Government 'using every tool' to tackle opioid crisis after addictions doctors raise concerns over safe supply

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Just days after more than a dozen addictions doctors wrote to the Liberal government raising concerns about the safe supply program, the government has responded, saying it’s “using every tool” to tackle the opioid crisis.

In the letter, addressed to Ya’ara Saks, the minister of addictions and mental health, the doctors’ group says that the safe supply program, which has seen doctors prescribe hydromorphone as an alternative to street drugs such as fentanyl, is harming Canadians.

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“We call on the government to ensure that all hydromorphone prescribed to people with opioid addiction is provided in a supervised fashion or that funding be ceased for the current harmful practice,” they write.

The safe supply program is meant to provide an alternative to street drugs of unknown purity and strength. In recent months, critics have raised concerns the prescribed hydromorphone is being “diverted,” with addicts selling it to purchase fentanyl.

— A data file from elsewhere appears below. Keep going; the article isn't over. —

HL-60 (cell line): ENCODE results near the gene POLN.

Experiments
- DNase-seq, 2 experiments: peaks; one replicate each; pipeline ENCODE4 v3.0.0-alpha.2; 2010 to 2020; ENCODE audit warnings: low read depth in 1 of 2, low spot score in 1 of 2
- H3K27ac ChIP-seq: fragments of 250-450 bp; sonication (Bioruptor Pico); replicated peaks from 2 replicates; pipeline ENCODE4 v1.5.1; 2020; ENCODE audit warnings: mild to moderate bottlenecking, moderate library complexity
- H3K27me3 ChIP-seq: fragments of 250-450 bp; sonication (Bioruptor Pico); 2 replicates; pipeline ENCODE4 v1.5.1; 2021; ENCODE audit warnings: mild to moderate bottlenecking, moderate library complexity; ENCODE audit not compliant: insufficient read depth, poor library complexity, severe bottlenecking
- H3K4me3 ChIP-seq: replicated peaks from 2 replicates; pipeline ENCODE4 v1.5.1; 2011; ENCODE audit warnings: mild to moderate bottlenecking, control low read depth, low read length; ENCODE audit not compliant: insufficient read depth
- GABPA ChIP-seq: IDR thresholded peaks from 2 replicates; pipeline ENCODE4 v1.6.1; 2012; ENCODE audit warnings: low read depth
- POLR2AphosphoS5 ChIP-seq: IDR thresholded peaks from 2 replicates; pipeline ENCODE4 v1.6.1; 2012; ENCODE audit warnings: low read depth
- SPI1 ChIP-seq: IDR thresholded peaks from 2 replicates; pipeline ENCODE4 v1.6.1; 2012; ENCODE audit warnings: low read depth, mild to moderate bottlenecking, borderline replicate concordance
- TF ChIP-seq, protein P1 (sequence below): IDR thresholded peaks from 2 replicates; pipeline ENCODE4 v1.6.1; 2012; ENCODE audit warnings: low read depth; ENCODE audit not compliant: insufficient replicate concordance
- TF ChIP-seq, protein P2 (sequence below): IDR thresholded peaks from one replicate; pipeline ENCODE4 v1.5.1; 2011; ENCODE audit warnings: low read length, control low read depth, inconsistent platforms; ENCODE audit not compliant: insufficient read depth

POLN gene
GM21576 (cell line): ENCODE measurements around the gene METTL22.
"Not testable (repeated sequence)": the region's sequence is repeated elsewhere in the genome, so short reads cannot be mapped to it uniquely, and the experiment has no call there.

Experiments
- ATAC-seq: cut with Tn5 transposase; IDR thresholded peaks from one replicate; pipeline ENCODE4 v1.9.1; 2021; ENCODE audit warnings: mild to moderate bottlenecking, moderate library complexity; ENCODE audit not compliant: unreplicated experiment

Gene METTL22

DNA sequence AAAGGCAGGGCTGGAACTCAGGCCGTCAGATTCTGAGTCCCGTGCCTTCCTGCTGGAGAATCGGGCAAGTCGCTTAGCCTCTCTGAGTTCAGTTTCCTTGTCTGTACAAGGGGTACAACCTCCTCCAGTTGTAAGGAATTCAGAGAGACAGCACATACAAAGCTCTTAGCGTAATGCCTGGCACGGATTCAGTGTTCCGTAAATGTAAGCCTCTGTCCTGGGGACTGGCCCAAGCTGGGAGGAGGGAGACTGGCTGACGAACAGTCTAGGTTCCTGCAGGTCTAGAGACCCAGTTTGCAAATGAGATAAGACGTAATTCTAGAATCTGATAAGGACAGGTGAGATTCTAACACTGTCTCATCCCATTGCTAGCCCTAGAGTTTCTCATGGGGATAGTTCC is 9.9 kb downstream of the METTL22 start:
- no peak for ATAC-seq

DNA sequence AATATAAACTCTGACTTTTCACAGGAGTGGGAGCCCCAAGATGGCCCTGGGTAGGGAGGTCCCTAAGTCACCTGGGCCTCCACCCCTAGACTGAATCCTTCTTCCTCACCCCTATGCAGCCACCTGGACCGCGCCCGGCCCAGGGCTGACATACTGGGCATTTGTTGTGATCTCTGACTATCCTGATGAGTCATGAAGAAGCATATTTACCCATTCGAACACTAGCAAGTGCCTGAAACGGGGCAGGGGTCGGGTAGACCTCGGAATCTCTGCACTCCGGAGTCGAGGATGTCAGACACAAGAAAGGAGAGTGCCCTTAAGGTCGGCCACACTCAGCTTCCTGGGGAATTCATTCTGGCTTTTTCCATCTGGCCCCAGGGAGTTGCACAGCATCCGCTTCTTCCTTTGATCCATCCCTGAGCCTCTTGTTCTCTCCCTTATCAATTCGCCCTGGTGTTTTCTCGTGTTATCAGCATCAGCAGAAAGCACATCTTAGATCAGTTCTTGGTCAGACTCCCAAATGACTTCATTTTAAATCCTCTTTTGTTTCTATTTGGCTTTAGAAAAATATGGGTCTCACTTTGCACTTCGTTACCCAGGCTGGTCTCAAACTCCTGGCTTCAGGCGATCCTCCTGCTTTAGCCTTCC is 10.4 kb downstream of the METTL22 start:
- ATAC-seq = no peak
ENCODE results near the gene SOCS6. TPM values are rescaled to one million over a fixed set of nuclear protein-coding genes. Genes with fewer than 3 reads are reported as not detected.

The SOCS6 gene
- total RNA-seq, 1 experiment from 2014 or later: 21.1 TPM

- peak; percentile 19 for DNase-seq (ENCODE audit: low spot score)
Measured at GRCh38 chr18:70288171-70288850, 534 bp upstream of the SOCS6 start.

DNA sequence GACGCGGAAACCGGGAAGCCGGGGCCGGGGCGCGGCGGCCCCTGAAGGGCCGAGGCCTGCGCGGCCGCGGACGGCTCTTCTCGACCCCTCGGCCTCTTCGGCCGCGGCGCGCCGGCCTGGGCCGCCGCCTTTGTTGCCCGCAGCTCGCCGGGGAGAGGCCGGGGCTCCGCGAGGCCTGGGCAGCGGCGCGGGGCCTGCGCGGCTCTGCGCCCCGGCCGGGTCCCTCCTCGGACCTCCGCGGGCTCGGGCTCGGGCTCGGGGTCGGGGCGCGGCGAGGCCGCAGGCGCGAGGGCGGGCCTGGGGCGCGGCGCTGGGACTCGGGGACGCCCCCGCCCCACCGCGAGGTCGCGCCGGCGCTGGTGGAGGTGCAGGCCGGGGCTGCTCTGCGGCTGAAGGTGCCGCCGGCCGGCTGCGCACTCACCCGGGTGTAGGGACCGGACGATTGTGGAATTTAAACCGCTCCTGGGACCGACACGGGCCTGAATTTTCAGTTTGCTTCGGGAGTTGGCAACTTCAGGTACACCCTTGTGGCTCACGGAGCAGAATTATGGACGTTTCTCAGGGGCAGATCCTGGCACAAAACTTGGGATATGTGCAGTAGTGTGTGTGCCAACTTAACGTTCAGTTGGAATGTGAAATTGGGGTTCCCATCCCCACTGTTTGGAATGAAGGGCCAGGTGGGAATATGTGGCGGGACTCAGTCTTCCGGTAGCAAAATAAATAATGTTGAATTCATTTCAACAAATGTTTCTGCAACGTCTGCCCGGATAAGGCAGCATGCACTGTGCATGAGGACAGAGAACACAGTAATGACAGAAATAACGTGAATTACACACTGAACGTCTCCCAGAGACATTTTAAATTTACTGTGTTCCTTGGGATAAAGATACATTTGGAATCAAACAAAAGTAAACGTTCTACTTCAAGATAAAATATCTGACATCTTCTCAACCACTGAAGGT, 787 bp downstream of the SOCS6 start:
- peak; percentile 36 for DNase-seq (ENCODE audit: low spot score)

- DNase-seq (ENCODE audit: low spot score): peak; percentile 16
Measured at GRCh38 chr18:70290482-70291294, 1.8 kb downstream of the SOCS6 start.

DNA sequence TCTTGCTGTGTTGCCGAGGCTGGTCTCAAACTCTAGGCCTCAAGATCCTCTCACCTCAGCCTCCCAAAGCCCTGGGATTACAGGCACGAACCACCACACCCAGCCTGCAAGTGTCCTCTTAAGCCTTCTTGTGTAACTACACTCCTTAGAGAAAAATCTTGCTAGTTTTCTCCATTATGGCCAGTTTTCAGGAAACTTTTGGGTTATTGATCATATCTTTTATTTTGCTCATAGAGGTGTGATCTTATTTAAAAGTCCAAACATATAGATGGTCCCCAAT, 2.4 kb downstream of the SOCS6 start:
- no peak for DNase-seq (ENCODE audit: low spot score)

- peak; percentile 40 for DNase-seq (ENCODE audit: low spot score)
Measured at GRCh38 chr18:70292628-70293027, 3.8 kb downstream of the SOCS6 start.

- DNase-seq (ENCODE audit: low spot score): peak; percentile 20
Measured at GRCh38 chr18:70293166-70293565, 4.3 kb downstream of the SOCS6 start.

“There is widespread evidence that this is occurring,” the letter says. The signatories further argue that diverted hydromorphone is “creating more children with addiction in our Junior High and High Schools,” and that addictions doctors are seeing evidence of diversion and childhood addiction in their practices.

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Mark Johnson, a Health Canada spokesman, wrote in an email to the National Post that diversion of drugs remains illegal.

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“This includes substances obtained from safer supply programs, which by law must only be used by the individual to whom they were prescribed,” Johnson wrote. “Individuals who are trafficking these substances are breaking the law and can be subject to action by law enforcement.”

There is debate within medical circles about the extent to which the safe supply program has been helpful. While the letter’s signatories argue that it’s adding drugs to the market, leading to further harms, others say the evidence points to fewer interactions with the health-care system and that hydromorphone is rarely present in the case of overdose deaths.

Further, Johnson said that prescribing of medications — which would include safe supplied hydromorphone — is governed by the provinces, and not the federal government. “Providers must also adhere to relevant provincial and territorial laws and regulations pertaining to the practice of medicine and prescribing of drugs containing controlled substances,” Johnson said.

Among safer supply programs supported by Health Canada, agreements govern how they operate, he said. “Those who do not comply risk termination of their funding agreement,” Johnson said.

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